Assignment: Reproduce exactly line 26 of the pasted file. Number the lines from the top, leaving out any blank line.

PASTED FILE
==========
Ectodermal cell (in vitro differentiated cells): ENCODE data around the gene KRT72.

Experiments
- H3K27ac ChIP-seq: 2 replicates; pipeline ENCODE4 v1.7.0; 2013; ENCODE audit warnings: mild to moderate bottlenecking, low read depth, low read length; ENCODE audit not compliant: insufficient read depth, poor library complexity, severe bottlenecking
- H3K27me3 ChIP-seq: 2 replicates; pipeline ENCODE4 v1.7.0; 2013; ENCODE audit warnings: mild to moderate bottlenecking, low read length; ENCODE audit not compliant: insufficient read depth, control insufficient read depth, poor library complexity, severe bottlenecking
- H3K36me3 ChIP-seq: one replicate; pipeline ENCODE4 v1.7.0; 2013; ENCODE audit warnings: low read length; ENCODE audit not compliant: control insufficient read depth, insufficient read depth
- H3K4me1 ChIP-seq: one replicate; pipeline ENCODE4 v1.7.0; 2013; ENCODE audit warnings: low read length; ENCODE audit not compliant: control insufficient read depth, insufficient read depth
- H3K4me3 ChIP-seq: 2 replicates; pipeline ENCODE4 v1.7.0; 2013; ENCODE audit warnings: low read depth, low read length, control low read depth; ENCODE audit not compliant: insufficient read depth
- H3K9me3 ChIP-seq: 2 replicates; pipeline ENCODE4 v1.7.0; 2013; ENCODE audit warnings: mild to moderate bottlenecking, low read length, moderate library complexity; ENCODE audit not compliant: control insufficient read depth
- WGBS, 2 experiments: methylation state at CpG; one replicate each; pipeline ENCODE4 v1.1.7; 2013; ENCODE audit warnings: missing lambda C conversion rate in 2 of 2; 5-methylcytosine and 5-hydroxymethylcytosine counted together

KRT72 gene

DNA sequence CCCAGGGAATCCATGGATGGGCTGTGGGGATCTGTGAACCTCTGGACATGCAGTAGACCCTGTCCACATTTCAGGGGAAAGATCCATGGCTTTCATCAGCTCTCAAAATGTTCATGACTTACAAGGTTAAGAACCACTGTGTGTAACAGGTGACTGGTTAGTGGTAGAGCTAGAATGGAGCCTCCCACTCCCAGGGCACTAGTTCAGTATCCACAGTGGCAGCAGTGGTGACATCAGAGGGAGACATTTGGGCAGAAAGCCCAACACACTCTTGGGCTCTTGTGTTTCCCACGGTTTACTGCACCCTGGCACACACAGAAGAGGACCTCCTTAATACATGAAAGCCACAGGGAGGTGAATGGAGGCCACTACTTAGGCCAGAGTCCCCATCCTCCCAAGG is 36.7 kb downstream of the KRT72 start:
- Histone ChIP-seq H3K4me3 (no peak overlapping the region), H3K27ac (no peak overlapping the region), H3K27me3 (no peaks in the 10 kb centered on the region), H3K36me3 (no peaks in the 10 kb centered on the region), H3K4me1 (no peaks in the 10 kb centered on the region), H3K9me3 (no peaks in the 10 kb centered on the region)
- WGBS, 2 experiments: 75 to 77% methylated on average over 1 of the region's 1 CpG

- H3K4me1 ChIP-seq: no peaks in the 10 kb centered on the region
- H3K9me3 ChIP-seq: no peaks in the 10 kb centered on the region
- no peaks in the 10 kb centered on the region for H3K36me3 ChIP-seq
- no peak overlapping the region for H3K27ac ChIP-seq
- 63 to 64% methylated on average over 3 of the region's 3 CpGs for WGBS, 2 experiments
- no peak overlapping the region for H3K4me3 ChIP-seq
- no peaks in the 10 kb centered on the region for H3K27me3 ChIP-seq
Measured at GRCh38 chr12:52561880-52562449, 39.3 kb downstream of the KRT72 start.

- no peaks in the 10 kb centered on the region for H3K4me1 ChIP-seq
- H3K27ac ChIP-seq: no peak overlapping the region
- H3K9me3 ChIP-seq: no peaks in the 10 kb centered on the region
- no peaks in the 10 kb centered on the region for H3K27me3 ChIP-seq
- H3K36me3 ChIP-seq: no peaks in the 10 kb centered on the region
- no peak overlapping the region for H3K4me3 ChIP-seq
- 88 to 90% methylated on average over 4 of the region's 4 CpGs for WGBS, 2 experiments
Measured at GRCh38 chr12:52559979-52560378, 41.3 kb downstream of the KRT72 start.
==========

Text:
- H3K36me3 ChIP-seq: no peaks in the 10 kb centered on the region